If you have checked your teen’s Facebook page recently, you might wonder why some status updates seem more like alphabet soup than a narration of the day’s activities. Facebook symbols are a natural outgrowth of text and online message board symbols that date to the early days of those technologies. Early adopters, many of them technophiles, used symbolism to convey more complex emotions and ideas than they could put into words. Over the years, those original symbols have been tweaked, and thousands of others added, by users around the world.
Emoticons and Pictures
If you spend any time on Facebook, you will soon notice how difficult it is to convey emotions. Without the benefit of tone and non-verbal language, a joke could seem like a harsh condemnation, or a sad statement might be interpreted as a joke. Emoticons add a layer of clarification. Simple emoticons represent a face turned sideways and are created with a combination of symbols that loosely resemble that face. More advanced Facebook users sometimes use symbols to draw elaborate pictures such as a rose or a stuffed animal.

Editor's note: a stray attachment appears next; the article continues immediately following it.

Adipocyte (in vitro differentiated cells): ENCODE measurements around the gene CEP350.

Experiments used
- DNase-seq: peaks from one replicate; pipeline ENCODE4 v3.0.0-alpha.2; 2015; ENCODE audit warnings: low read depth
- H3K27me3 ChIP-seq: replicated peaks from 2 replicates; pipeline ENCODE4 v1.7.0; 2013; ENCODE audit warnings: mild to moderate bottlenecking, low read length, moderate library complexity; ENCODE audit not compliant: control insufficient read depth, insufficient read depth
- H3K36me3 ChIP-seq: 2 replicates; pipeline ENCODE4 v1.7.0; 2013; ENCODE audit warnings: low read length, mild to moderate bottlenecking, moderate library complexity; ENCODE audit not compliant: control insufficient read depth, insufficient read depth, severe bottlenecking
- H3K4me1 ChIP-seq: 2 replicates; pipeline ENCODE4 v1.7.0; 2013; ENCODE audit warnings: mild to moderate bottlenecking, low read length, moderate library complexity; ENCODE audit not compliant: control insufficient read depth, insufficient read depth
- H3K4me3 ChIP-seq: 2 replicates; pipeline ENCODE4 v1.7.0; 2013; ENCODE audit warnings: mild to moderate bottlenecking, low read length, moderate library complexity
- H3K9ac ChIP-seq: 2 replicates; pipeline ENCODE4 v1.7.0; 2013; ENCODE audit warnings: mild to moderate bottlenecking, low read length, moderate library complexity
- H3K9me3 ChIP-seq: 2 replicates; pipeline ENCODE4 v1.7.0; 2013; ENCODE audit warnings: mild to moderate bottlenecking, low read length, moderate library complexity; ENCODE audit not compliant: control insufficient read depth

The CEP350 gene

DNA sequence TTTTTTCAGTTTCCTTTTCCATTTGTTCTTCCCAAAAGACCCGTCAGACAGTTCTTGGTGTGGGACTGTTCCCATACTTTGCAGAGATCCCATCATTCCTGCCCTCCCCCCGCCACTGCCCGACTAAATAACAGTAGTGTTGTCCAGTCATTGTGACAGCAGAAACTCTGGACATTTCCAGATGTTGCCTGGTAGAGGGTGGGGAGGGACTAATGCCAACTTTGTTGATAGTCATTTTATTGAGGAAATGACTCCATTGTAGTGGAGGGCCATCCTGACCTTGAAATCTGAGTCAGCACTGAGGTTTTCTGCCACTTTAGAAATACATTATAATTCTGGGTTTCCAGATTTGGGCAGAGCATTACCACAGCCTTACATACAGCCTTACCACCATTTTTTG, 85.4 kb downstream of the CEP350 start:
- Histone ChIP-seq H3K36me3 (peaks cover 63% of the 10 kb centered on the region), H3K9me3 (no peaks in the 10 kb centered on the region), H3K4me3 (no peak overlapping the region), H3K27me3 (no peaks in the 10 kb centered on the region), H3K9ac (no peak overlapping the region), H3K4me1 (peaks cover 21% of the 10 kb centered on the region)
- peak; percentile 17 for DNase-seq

The bane of parents and educators, text speak is a shortened version of English designed to use as few characters as possible. Many frequent texters carry over their text speak on their Facebook pages. Abbreviations such as LOL -- laughing out loud, ROFL -- rolling on the floor laughing, and OMG -- oh my God/oh my goodness, have been around since the earliest days of the Internet. Others, such as CU l8r -- see you later -- are more recent developments.
Originally developed for Twitter, hashtags were adopted by Facebook in 2013. A hashtag, created by pressing the pound key, creates a link to all other posts with the same hashtag. This allows users to find discussions centered on a particular topic, even when the user does not know the people in a particular discussion. An example is #firstworldproblems, which is used by people who complain about something, such as missing a spa appointment, that they know would be irrelevant in a country where people struggle to eke out a living.
Photo tags allow Facebook users to identify their friends in uploaded photographs. That friend then receives a notice that he was tagged. Photo tagging allows multiple people to share a single digital copy of a photograph rather than having to e-mail the photo to everyone involved or make multiple hard copies to pass around.